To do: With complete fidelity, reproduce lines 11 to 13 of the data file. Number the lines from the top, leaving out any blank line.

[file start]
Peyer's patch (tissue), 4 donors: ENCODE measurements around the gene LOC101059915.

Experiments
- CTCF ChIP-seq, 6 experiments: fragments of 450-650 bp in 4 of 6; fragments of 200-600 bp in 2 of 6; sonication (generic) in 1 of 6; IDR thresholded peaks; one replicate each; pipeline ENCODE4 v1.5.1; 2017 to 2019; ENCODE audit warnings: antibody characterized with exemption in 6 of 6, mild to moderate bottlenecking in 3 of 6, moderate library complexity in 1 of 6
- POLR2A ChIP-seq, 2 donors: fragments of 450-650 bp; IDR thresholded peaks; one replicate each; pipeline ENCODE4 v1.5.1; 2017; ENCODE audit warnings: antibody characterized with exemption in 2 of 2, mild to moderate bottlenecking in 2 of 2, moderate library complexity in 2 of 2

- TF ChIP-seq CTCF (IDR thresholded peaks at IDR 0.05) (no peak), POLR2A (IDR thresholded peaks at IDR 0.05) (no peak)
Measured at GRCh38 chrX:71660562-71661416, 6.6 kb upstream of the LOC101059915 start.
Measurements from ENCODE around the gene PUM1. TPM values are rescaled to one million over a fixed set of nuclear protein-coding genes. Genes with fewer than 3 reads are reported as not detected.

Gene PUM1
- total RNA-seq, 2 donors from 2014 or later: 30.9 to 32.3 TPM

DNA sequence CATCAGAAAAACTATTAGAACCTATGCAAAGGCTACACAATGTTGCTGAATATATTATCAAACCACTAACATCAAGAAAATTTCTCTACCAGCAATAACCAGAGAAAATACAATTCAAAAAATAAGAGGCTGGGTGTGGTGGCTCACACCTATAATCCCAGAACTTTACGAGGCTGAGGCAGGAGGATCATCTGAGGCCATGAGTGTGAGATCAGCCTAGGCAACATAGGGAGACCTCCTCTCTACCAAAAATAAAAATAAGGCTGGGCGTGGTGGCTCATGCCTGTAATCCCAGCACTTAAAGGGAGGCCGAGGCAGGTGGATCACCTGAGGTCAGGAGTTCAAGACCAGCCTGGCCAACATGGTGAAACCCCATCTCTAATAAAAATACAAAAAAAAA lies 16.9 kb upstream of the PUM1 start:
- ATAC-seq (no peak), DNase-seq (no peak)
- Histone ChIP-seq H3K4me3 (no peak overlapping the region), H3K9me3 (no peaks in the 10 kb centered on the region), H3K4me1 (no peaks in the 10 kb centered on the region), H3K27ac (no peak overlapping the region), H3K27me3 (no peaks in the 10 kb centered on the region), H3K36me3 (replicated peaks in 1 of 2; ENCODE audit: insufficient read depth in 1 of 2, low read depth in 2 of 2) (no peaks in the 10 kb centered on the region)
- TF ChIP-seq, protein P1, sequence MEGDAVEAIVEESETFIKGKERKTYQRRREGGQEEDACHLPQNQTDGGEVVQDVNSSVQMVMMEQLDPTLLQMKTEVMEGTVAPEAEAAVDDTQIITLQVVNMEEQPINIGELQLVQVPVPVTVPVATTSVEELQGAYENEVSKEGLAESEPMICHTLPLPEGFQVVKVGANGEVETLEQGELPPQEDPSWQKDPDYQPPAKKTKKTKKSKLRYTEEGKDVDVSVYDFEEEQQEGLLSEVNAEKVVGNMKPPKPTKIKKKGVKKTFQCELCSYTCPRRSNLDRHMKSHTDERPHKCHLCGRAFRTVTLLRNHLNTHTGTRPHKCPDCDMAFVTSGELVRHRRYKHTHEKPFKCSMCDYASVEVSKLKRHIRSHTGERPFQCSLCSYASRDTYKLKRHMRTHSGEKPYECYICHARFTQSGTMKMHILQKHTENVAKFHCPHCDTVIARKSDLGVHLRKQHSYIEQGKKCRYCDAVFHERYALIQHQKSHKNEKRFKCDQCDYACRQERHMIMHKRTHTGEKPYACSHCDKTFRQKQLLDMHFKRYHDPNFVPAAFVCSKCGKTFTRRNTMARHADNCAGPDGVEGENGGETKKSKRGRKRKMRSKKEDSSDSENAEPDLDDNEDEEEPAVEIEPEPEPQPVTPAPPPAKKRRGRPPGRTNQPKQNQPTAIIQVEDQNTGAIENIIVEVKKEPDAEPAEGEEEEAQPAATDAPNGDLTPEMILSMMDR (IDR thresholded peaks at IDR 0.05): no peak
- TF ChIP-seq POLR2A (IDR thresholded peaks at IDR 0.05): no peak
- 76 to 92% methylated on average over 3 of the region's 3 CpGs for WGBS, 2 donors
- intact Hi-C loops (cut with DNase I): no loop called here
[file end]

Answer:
- ATAC-seq (no peak), DNase-seq (no peak)
- Histone ChIP-seq H3K4me3 (no peak overlapping the region), H3K9me3 (no peaks in the 10 kb centered on the region), H3K4me1 (no peaks in the 10 kb centered on the region), H3K27ac (no peak overlapping the region), H3K27me3 (no peaks in the 10 kb centered on the region), H3K36me3 (replicated peaks in 1 of 2; ENCODE audit: insufficient read depth in 1 of 2, low read depth in 2 of 2) (no peaks in the 10 kb centered on the region)
- TF ChIP-seq, protein P1, sequence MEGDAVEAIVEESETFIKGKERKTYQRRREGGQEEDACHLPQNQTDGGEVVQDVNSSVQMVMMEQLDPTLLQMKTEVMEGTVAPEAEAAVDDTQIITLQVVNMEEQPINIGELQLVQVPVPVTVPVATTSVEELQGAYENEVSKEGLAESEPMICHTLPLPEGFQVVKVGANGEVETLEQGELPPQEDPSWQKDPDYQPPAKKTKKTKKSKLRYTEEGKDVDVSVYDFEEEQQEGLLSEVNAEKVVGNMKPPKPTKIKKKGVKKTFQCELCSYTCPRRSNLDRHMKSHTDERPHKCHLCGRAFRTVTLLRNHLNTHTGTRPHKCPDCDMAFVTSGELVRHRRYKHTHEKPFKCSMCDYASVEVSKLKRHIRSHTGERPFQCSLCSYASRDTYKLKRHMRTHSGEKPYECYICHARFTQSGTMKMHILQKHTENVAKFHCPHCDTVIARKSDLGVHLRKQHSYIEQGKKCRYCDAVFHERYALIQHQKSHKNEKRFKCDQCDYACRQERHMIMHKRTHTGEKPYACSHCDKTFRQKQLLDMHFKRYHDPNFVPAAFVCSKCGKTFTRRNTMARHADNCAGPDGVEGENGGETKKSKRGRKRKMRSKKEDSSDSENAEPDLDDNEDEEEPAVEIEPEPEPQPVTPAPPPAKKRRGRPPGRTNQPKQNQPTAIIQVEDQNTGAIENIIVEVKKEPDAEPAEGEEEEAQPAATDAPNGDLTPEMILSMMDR (IDR thresholded peaks at IDR 0.05): no peak